We studied the ITD tuning across frequency by examining the relationship between MIP and stimulus frequency. We used the residuals between the data and the regression line to quantify the linearity of this relationship. For linear relationships, this is also the most precise method to determine the characteristic delay (CD) of the neurons (Rose et al. 1966; Yin and Kuwada 1983). Neurons that have a CD respond to a value of ITD with the same relative firing rate at all stimulus frequencies. In such cells, plotting the MIP against the stimulating frequency yields a line whose slope is the CD.
The width of the main peaks of the ITD curves for broadband noise and tones were measured at 50% of the distance between the minimum and maximum response level (“half-height width”). The same criteria were used to measure the frequency-tuning width in iso-intensity frequency tuning curves.
Histology
The recording sites were marked in the last experiment by iontophoretic injection of tracers [fluorescein (FDA) and tetramethylrhodamine (RDA) conjugated dextran amines] and electrolytic lesions in the previously recorded regions of Ov and ICx (Fig. 2, A and B). Four to 6 days after tracer injection, the owls were overdosed with sodium pentobarbital (Nembutal, Abbot Laboratories) and perfused with saline followed by 2% paraformaldehyde (Fisher Scientific). Brains were blocked in the plane of the electrode penetration, removed from the skull and placed in 30% sucrose until they sank. They were then cut in 60-µm sections and mounted on slides to verify the location of the recording site. The electrode locations of previous experiments were extrapolated using records of the stereotaxic coordinates of each recording site.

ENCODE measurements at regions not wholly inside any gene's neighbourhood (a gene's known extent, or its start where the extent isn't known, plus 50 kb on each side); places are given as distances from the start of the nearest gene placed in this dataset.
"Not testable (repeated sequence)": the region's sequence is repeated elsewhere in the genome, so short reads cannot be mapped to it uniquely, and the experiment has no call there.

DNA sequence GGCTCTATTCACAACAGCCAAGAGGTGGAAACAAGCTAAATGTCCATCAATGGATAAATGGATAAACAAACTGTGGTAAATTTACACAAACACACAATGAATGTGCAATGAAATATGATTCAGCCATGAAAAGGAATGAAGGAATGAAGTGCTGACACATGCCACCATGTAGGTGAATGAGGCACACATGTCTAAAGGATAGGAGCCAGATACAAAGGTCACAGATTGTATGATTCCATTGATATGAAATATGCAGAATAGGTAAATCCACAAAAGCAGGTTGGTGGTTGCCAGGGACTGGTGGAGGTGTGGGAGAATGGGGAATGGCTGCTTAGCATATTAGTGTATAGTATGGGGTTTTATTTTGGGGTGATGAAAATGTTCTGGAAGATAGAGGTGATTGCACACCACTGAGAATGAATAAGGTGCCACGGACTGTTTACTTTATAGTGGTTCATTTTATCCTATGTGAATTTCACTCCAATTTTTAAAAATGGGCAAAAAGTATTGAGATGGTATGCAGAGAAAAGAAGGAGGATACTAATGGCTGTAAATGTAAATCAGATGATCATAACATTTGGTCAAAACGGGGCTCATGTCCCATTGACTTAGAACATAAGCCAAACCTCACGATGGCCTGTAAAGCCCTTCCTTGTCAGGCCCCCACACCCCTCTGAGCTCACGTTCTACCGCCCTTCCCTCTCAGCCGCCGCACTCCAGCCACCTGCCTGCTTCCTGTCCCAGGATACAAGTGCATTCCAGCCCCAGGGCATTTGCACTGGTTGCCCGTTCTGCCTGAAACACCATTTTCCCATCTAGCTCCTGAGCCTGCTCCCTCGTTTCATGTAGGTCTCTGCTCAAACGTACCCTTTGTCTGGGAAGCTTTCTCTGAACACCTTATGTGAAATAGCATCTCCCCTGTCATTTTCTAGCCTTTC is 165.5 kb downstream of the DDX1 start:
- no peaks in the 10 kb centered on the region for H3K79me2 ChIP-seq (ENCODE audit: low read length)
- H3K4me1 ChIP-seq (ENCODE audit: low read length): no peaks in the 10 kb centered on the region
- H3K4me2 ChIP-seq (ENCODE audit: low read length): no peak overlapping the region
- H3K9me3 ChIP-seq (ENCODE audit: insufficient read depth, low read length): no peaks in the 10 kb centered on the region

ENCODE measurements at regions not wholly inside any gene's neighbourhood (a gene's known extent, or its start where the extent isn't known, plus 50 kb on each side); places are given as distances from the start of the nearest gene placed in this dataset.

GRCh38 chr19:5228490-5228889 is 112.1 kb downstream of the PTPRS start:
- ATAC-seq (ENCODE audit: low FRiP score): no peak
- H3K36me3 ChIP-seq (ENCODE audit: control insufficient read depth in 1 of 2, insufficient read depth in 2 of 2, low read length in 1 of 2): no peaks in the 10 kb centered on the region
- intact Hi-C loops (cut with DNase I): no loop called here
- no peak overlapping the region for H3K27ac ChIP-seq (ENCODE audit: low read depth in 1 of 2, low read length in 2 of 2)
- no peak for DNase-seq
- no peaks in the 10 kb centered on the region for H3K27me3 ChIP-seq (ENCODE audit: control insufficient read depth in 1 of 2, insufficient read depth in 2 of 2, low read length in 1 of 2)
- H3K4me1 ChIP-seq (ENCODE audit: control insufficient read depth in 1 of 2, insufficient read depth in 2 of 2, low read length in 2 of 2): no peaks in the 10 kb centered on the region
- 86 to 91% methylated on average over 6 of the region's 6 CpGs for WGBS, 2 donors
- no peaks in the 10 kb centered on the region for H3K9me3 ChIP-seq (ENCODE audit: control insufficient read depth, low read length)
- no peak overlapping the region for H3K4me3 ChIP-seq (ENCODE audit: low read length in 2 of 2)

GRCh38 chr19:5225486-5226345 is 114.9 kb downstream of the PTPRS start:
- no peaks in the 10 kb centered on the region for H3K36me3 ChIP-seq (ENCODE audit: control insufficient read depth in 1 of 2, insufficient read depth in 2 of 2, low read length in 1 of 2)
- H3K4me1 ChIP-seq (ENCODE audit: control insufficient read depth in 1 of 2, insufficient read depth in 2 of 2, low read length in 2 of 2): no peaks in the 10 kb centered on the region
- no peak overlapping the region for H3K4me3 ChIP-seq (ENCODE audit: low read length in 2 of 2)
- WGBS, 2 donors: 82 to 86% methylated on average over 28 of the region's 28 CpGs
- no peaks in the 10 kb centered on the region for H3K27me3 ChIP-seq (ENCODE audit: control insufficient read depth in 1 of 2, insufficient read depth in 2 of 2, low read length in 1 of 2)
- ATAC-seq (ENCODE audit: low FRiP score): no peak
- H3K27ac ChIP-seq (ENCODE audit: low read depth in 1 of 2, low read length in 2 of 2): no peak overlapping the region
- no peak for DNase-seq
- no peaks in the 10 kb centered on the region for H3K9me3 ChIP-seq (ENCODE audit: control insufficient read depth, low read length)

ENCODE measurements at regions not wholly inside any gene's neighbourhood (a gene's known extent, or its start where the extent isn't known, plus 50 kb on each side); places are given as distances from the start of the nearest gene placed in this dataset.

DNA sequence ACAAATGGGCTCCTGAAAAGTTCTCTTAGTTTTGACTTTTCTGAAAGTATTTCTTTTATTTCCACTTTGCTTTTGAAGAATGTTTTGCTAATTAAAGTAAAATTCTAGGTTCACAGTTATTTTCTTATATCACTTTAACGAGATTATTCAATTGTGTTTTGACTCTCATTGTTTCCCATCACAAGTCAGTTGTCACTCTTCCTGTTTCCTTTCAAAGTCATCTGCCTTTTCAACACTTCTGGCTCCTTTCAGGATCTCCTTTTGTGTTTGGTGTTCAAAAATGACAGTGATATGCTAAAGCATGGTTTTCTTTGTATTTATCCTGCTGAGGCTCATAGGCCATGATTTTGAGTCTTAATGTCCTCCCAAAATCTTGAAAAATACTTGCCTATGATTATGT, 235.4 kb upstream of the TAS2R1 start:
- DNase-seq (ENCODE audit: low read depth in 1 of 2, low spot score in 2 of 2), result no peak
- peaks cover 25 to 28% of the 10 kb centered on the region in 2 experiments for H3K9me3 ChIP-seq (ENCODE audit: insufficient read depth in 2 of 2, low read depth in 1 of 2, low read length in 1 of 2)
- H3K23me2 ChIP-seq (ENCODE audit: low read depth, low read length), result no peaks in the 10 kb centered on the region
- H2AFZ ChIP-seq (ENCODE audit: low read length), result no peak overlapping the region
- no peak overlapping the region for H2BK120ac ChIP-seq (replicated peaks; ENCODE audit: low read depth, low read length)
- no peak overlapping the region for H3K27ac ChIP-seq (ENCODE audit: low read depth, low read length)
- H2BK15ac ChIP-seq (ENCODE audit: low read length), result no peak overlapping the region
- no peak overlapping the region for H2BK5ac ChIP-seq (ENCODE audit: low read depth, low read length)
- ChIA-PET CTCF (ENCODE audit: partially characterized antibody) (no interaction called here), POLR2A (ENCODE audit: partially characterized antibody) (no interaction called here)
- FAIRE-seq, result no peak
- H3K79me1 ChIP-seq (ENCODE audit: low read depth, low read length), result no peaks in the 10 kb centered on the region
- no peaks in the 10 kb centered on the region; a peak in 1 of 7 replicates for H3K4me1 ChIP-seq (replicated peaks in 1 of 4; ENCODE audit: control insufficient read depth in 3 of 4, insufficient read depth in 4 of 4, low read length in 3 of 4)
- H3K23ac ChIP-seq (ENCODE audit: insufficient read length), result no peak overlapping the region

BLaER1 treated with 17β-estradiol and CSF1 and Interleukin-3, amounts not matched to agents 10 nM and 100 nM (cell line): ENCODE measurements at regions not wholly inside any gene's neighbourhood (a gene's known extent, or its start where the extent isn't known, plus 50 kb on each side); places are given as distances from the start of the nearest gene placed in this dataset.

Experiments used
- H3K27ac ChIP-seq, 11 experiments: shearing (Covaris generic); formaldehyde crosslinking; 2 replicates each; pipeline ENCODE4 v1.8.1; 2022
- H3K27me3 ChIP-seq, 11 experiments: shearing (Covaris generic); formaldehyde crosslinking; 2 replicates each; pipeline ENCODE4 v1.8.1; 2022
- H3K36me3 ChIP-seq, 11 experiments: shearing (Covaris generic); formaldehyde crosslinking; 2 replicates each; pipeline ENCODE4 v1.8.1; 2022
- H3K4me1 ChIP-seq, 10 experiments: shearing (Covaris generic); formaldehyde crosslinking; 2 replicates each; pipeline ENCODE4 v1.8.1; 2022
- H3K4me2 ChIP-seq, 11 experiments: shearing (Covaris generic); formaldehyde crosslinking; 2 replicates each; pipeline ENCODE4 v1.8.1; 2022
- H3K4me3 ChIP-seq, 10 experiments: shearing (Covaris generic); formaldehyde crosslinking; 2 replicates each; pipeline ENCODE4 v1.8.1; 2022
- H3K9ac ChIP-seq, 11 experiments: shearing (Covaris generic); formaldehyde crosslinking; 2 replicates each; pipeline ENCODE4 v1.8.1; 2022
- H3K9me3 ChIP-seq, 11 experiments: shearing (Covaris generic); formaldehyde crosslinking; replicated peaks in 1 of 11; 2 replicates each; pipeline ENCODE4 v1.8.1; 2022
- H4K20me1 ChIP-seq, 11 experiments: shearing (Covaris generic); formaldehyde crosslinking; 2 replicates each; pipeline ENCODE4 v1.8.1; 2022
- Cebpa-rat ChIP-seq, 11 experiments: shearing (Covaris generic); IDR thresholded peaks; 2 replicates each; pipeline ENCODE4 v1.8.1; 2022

Single-unit extracellular recordings of Ov and ICx neurons were collected from eight anesthetized adult barn owls. We included in this sample 325 Ov neurons that were tuned to ITD and 52 ICx neurons. Given the abundance of studies that have previously described the response of ICx neurons (Knudsen and Konishi 1978, 1979; Knudsen and Knudsen 1983; Knudsen et al. 1977; Mazer 1998; Peña and Konishi 2000, 2001, 2002; Takahashi et al. 1989), we considered our sample representative of ICx responses to the stimuli used in our study. Two hundred and sixteen Ov neurons were sensitive to both ITD and ILD (Fig. 2, C, D, F, and G). As in the previous study of Ov neurons (Proctor and Konishi 1997), we found no clear topographic organization such as clusters or groups of neurons tuned to similar ITD. Instead the responses varied widely over sequentially recorded neurons along the same electrode track.
Frequency tuning
We obtained iso-intensity frequency tuning curves in Ov (Fig. 2, E and H) and ICx neurons (Fig. 2K). The best frequencies, frequencies that elicited the maximum response of the neuron, in Ov neurons varied from 0.7 to 7.1 kHz (median = 4.3 kHz). Their frequency tuning width varied from 0.2 to 7.8 kHz (median = 1.7 kHz). The best frequencies of ICx neurons varied from 2.0 to 6.2 kHz (median = 5.2 kHz), and their frequency tuning width varied from 0.4 to 3.4 kHz (median = 1.4 kHz). There was no significant difference in the frequency tuning width in both nuclei (t-test, P = 0.31). The comparison of best frequencies showed a distribution with significantly lower mean in Ov neurons than in ICx (t-test, P < 0.00001; Fig. 3).
FIG. 3
FIG. 3
Distribution of best frequencies (BF) in Ov and ICx. A substantial proportion of Ov neurons (■) responded to low frequencies. No BFs <3 kHz were found in ICx (An external file that holds a picture, illustration, etc.
Object name is nihms54085ig2.jpg).
We used the median frequency tuning width of the ICx neurons sample (1.4 kHz) to divide the population of Ov neurons into two groups: we considered broadly tuned those Ov neurons that responded to a frequency band equal or larger than this value, and narrowly tuned otherwise.